I hope you are gearing up for the last week of June. Oh my!

Like you, I’ve been spending a lot of time reading about the Senate Health Bill. Man, we are living through a difficult time in our country. Between our President and our Congress, sometimes I just want to bury myself in a hole.  Unfortunately, we don’t have that luxury.

I’ve come to the conclusion that the bill is bad for all of our wallets. While we may not think we’re affected, the bill has an impact on the entire health care system. And when the system gets impacted we all suffer, as the indirect effects find a way to impact our finances. The New York Times reported on the Congressional Budget’s report on how the bill will affect us. Here’s several main points that make me angry about the bill:

  • It would increase the number of people without health insurance by 22 million by 2026 – unacceptable
  • Deductibles would be higher, in many cases – this is not good
  • Premiums for most older people would be higher – higher costs does not ease the strain for the system
  • Nearly half of all Americans could be affected by these cutbacks in “essential benefits,” and that as a result, coverage for maternity care, mental health care, rehabilitation services and certain very expensive drugs “could be at risk.”

While the Affordable Care Act is far from perfect, I believe that everyone should have access to quality healthcare, and that it should be affordable. Even as I reflect on my own insurance coverage through my employer-sponsored package over the last few years, it’s apparent that I have been paying more for less services that are covered.  Hmmmm…

We all will continue to allocate a significant portion of our income to spending on health care, and thus we should continue to watch (and speak about) how we will tackle these issues as a country in the months and years to come.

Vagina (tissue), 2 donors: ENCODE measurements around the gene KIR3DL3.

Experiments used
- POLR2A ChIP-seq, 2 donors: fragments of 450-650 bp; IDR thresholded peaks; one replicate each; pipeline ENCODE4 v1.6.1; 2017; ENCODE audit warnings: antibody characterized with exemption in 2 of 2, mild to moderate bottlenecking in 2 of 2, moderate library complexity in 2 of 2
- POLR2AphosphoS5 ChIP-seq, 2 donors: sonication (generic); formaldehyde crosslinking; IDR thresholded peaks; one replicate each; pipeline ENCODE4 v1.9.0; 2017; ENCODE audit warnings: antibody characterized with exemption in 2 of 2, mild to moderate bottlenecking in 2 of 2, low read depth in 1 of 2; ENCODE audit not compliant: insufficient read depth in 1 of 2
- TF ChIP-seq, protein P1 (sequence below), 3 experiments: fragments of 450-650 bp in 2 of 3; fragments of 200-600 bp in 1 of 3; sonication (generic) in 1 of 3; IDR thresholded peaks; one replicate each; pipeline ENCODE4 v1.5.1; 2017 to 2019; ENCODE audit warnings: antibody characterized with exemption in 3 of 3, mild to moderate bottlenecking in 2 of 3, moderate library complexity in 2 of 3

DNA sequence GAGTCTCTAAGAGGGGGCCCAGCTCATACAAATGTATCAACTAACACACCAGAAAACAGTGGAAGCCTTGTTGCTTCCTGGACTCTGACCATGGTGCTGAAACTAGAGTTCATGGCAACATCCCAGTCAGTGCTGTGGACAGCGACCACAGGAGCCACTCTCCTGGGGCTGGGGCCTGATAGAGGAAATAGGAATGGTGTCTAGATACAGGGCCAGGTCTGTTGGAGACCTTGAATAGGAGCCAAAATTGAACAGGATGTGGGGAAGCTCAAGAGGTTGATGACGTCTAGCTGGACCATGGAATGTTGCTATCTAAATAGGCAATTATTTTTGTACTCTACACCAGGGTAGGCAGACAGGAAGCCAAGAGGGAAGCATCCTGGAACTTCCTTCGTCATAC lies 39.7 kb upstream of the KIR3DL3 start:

What else has grabbed my attention? 
Amazon Foods – That’s my own name for the Amazon’s announced purchase of Whole Foods. I’ve been processing this one for the last week and a half and I’m still fascinated by the $13.7 billion dollar price and the decision. If you saw Bloomberg’s article, “Expensive New E-Commerce Operation Compete With Amazon?,” describing how Wal-Mart bought Jet.com to keep Amazon from dominating e-commerce, you know that it’s now a show-down between the big gorillas in shopping. Who will win on making the experience for customers like you and me affordable, easy, and different?

With Amazon’s announced purchase of Whole Foods, we have the master of online in Amazon (raise you’re glass if you’re an Amazon Prime junkie like me), and the master of seduction in Whole Foods, who lures you into a store to take your whole paycheck (me too).

Time will tell whether Amazon will benefit most from the Whole Foods’ data treasures, brick-and-mortar presence, supplier base, or distribution integration opportunities. I am confident that Amazon will find a way to disrupt and make anew how we spend our money and thwart off Wal-Mart.  You won’t want to miss what happens here in the years to come.

If you own Whole Foods stock, please share with me in the comments if you’re pleased with the acquisition and your thoughts on where Amazon is going next.